Intense thunderstorms may bring the heatwave in Britain to an end, but there is still a chance of record-breaking temperatures.
Thursday saw the highest temperature recorded in the UK since 2015 with Wisley in Surrey hitting 35.1C (95.2F)- and the mercury could soar to a stifling 37C (98.6F) on Friday.
But the long hot summer is being disrupted with thunderstorms, which have prompted the Met Office to issue a weather warning.
Froecasters said thunderstorms have already broken out in eastern areas, with intense storms forecast for Friday afternoon and evening across eastern parts of England and north-east Scotland into Saturday before fresher conditions make their way east across the UK for the weekend.
Will Lang, chief meteorologist at the Met Office, said: “The heatwave conditions are coming to an end but it’s another hot day in the east and south-east of England today with temperature expected to reach 36C (96.8F) or 37C (98.6F) in places.
“If conditions all come together there’s a 50% chance that we will break the July record temperature and a 20% chance of a new all-time UK record high.”
A temperature of 36.7C (98F) at Heathrow on July 1 2015 is currently the record for the month of July, while the all-time record in the UK is 38.5C (101.3F) at Faversham on August 10 2003.
Mr Lang added: “Whilst many places will remain dry, the thunderstorms could lead to torrential downpours in places with as much as 30mm (1.2in) of rainfall in an hour and 60mm (2.4in) in three hours.
“Large hail and strong, gusty winds are also likely and combined could lead to difficult driving conditions as a result of spray and sudden flooding.
“There will also be some showers up the western side of the UK this evening and this heralds a more changeable and windy weekend.”
Sunday will be a wet and windy day, with weather warnings issued for rain and gales.
Southerly winds will gust at around 35mph-40mph and up to 50mph for exposed coasts and hills, while rain will be most persistent over hills with parts of the Brecon Beacons and Dartmoor potentially seeing as much as 60mm-80mm (2.4in-3.2in) of rain, the Met Office said.
Tony Wafer, RNLI community safety manager, said: “If you are heading to the coast this weekend, please find out where your nearest lifeguarded beach is and ask the lifeguards for advice on conditions, especially if you are going in the water.
“RNLI lifeboats and lifeguards have had four times as many rescues of inflatables so far this summer than they did last year.
“They can be very dangerous and we urge the public to respect the water when having fun using inflatables this summer.
“Please do not use inflatable toys or kayaks in offshore winds or big waves. If you are at a lifeguarded beach, an orange windsock indicates offshore winds.”
Meanwhile, police forces have been called following concerns for people’s welfare at rivers and a lake.
Thames Valley Police said a man’s body was recovered from the Jubilee River in Slough, adding that his death is not being treated as suspicious.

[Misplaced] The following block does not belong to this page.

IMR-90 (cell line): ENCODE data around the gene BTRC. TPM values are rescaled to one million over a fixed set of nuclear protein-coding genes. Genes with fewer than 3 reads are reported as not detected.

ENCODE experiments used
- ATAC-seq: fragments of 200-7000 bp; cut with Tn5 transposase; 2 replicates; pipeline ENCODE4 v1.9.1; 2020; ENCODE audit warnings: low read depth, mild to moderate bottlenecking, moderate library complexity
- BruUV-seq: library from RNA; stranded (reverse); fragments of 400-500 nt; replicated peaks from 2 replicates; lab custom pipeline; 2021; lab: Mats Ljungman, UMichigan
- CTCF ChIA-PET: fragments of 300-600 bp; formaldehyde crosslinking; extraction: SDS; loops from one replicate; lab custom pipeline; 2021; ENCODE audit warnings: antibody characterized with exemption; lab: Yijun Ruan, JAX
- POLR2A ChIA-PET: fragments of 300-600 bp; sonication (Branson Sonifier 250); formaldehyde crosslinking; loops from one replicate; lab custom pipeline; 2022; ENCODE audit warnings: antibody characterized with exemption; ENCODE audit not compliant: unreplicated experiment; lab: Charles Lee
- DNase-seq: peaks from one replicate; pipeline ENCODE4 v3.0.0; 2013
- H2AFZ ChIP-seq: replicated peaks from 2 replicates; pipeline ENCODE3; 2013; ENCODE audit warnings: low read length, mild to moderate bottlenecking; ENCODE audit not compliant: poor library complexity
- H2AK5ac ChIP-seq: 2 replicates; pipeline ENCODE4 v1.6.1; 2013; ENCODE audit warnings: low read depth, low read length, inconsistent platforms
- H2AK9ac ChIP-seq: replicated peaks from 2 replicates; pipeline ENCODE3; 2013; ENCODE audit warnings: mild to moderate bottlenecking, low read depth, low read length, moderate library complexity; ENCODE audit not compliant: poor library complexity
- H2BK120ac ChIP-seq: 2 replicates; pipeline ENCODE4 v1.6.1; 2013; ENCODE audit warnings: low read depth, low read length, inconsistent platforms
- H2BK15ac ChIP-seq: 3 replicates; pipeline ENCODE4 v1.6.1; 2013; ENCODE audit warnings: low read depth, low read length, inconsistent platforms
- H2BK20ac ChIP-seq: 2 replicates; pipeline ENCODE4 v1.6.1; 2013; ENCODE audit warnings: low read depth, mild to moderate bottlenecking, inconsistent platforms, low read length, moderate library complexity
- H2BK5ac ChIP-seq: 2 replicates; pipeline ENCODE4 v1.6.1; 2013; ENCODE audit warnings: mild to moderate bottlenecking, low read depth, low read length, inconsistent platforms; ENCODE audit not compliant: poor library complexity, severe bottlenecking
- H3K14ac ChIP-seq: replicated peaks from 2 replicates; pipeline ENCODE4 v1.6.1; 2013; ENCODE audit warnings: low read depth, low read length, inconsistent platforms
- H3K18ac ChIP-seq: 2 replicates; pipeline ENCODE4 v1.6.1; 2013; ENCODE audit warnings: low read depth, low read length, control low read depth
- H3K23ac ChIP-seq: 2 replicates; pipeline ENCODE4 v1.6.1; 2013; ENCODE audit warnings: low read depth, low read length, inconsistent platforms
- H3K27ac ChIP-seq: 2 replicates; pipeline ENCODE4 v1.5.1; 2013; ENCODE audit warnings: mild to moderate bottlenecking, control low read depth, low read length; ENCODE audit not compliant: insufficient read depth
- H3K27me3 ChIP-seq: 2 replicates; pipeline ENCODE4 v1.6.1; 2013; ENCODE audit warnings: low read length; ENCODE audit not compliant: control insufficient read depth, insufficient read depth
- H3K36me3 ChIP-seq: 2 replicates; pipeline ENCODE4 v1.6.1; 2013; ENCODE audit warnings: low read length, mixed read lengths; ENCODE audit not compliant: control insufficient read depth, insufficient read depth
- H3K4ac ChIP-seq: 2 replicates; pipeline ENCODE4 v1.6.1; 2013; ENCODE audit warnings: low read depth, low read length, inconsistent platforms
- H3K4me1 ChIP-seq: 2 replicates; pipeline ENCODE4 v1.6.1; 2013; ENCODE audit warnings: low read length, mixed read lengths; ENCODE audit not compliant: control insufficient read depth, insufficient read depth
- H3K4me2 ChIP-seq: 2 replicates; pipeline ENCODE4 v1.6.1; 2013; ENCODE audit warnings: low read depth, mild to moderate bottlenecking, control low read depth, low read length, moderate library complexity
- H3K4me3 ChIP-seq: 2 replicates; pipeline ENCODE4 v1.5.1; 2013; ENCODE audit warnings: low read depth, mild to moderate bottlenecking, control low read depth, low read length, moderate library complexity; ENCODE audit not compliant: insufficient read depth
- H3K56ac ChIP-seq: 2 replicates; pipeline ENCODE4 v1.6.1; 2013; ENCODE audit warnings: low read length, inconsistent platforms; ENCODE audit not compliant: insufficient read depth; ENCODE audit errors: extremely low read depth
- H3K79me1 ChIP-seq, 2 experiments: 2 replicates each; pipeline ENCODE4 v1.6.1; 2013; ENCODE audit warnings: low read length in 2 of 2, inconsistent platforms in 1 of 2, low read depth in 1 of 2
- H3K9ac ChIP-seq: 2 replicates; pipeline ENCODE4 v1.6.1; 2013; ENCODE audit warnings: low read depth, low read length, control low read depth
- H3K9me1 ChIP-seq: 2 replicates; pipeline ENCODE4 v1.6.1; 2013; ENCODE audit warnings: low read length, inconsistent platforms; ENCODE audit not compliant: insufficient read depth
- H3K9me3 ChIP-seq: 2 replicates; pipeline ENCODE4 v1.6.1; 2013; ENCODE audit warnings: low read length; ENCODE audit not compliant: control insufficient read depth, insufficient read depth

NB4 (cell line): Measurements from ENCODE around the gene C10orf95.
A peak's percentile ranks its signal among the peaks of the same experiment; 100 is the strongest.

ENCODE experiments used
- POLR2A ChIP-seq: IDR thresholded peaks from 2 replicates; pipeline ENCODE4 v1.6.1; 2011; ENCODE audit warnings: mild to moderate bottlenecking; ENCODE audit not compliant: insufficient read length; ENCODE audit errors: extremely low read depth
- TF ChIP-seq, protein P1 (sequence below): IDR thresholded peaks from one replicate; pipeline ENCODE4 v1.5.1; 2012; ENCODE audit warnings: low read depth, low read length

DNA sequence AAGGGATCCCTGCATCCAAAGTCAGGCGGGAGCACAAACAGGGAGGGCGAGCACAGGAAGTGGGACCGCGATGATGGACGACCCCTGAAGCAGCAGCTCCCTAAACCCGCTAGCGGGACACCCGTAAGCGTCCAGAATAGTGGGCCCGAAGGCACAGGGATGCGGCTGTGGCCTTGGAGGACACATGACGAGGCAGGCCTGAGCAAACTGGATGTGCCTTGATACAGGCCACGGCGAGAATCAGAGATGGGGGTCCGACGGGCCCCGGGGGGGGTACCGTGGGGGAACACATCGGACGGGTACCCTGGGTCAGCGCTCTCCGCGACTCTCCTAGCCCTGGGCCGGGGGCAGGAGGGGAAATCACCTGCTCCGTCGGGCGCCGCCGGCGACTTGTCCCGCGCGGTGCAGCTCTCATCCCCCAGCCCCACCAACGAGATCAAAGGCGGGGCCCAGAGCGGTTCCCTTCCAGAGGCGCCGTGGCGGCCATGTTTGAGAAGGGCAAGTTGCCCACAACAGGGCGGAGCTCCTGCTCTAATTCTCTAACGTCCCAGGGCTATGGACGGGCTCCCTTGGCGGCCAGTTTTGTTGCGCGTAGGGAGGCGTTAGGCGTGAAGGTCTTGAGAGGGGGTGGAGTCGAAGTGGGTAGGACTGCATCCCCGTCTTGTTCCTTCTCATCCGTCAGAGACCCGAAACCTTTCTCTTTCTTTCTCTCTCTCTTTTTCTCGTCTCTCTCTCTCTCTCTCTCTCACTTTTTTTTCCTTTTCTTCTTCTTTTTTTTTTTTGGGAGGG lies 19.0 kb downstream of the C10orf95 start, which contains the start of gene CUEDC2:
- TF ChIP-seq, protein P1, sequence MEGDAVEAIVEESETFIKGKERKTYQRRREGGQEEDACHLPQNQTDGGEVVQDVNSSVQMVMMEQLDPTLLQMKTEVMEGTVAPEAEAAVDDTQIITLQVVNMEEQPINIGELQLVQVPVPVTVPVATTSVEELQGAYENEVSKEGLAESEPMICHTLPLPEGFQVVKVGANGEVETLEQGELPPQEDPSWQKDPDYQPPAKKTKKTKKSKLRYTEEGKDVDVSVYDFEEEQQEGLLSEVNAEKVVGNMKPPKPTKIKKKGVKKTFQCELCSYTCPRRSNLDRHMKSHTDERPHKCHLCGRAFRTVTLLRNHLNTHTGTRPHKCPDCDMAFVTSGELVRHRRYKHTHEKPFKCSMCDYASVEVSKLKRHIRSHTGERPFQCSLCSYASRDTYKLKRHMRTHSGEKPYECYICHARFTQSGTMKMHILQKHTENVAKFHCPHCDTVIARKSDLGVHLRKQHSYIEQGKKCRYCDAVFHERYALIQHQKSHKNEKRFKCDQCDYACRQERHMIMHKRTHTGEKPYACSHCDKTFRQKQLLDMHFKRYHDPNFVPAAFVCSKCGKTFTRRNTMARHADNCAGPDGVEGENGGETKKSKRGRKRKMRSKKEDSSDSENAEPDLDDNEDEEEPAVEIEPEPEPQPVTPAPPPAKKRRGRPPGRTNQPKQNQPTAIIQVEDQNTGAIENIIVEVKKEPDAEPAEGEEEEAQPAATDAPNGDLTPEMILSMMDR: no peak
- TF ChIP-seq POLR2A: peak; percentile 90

Warwickshire Police said emergency service personnel searching for a 17-year-old boy who disappeared after getting into difficulty in a quarry lake in Bishops Itchington, near Leamington Spa, have recovered a body.
Essex Police said the search for a boy who was last seen in water near Clacton Pier on Thursday evening resumed on Friday morning.
The force was called amid concerns for the welfare of two teenagers and were on the scene just after 6.35pm.
One boy was rescued by a lifeboat crew, checked over by medical teams and reunited with his family, but the second, aged 13, remains unaccounted for.
Elsewhere, cross-Channel rail operator Eurotunnel has cancelled thousands of tickets after “extreme temperatures” caused major disruption to services.
It is one of the busiest weeks of the year for cross-Channel travel as the start of many school summer holidays leads to a surge in family trips.
The company took the “unprecedented decision” to stop passengers travelling on Friday if they were due to return on the same day or Saturday in a bid to ease long queues.
On the trains, passengers were urged to avoid travelling on London North Eastern Railway (LNER) on Friday after lightning damaged the signalling system.
LNER operates trains on the East Coast Main Line between London and Scotland.
Train firm Northern advised passengers not to travel in the Yorkshire area due to the same issue.
On the roads, motorists were warned ahead of lightning, flash flooding and large hailstones, with a thunderstorm warning in place for Friday afternoon until just before midnight.
Temperatures were forecast to be in the mid-30s for much of east and south-east England, reaching 37C (98.6F) in London, and could rise higher still if there is a lot of sunshine.
A mix of toxic air, extreme highs, emissions from the continent and a lack of cloud cover caused a “high” air pollution alert to be issued for London.
Elsewhere, authorities said the heatwave was causing “winter conditions” in parts of the NHS, while many nurses were said to be dizzy and exhausted.